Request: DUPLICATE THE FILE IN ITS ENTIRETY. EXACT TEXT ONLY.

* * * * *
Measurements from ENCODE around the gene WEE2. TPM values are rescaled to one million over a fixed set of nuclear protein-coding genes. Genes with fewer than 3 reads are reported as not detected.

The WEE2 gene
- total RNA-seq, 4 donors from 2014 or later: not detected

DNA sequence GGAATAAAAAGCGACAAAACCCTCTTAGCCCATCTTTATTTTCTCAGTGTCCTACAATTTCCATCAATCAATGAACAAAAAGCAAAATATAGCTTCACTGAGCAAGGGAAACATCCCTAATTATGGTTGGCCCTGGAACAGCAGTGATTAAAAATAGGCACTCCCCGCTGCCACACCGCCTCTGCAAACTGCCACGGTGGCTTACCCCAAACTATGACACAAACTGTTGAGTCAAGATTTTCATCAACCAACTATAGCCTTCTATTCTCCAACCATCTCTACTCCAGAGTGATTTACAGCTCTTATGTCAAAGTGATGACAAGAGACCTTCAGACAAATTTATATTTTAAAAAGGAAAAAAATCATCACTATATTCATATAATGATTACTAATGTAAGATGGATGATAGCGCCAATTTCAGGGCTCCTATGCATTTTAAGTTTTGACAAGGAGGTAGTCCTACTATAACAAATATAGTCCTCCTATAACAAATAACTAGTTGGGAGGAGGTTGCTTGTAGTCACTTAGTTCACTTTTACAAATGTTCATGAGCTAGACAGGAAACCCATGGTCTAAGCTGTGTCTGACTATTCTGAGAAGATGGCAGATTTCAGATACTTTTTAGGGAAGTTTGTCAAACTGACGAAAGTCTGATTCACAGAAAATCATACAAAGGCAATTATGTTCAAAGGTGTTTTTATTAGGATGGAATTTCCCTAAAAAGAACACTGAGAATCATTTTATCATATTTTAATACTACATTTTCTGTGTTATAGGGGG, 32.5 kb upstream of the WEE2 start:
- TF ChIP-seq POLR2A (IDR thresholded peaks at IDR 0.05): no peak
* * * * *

Measurements from ENCODE around the gene WEE2. TPM values are rescaled to one million over a fixed set of nuclear protein-coding genes. Genes with fewer than 3 reads are reported as not detected.

The WEE2 gene
- total RNA-seq, 4 donors from 2014 or later: not detected

DNA sequence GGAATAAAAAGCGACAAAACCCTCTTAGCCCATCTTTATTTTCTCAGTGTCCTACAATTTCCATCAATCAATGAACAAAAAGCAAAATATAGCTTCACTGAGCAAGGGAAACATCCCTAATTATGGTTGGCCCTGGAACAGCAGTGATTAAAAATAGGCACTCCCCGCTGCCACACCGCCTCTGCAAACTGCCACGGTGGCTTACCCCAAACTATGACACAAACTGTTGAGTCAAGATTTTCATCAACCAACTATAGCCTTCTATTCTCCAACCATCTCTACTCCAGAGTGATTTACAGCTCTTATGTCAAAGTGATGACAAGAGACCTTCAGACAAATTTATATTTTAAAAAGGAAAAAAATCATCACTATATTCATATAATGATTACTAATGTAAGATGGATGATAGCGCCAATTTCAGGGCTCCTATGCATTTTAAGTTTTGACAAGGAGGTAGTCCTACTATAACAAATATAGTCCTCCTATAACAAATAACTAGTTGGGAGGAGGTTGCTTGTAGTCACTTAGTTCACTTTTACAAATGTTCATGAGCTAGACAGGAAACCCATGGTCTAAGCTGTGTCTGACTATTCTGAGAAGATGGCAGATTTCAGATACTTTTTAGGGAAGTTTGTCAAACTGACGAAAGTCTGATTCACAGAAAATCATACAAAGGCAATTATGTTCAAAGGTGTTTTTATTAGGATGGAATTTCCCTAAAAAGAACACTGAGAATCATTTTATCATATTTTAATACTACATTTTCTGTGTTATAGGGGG, 32.5 kb upstream of the WEE2 start:
- TF ChIP-seq POLR2A (IDR thresholded peaks at IDR 0.05): no peak